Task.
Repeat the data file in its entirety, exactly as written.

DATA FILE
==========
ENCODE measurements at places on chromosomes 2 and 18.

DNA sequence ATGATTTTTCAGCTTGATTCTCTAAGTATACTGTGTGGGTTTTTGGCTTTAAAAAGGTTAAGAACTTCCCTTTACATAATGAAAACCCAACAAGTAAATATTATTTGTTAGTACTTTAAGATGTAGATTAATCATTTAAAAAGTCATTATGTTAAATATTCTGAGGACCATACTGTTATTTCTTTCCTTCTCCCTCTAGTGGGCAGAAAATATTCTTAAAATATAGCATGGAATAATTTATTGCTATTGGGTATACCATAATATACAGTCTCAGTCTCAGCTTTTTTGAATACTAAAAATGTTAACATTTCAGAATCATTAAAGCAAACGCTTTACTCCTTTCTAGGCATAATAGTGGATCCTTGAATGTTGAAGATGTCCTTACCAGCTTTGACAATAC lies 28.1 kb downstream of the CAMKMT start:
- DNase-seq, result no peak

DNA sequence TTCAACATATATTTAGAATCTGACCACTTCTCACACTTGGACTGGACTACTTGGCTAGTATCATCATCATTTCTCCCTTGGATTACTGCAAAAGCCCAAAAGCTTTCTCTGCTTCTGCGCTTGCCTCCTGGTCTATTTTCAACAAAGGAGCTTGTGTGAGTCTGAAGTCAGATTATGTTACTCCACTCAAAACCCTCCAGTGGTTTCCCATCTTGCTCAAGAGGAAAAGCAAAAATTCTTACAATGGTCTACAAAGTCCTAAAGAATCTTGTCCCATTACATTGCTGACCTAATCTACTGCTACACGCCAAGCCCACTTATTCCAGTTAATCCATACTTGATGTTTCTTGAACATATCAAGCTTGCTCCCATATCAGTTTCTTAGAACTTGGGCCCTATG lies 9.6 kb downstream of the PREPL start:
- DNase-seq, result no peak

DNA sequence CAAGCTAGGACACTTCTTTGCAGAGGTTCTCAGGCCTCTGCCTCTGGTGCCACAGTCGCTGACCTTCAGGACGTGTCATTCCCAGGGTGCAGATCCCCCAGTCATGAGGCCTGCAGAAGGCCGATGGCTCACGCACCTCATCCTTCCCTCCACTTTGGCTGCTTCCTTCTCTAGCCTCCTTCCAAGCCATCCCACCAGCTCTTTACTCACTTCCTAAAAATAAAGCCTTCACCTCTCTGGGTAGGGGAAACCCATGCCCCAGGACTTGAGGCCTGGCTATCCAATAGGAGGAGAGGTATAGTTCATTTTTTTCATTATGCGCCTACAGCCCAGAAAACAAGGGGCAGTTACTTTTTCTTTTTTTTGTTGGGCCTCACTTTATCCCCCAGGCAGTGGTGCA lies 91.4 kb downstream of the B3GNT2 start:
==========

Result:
ENCODE measurements at places on chromosomes 2 and 18.

DNA sequence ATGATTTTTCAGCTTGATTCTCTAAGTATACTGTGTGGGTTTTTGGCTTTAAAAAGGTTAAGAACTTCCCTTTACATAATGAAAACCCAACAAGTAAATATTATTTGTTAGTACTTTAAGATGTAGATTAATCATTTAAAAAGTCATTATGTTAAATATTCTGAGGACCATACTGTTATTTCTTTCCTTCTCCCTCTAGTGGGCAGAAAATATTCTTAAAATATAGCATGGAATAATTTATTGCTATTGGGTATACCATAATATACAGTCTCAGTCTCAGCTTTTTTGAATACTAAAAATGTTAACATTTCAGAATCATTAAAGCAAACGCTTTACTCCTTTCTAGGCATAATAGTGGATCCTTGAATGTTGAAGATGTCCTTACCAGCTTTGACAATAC lies 28.1 kb downstream of the CAMKMT start:
- DNase-seq, result no peak

DNA sequence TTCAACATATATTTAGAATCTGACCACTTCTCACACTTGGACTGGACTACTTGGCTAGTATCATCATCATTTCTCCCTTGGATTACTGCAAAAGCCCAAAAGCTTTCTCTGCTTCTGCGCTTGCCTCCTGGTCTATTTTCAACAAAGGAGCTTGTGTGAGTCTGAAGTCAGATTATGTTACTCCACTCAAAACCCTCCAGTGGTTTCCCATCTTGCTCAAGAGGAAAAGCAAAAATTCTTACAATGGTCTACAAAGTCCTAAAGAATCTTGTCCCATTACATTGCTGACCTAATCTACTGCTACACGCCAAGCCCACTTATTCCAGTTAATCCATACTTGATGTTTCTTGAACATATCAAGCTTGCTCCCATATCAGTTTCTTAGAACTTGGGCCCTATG lies 9.6 kb downstream of the PREPL start:
- DNase-seq, result no peak

DNA sequence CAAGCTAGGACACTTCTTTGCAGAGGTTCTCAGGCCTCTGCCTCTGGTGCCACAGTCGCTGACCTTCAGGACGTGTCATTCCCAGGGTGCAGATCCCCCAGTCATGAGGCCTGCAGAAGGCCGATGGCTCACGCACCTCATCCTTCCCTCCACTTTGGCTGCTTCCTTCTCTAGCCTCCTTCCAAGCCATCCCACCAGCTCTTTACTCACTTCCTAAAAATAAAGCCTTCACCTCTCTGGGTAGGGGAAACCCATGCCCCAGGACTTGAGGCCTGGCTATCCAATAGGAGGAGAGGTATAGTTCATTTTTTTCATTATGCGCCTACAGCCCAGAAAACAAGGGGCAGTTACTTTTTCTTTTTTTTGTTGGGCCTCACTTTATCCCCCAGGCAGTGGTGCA lies 91.4 kb downstream of the B3GNT2 start: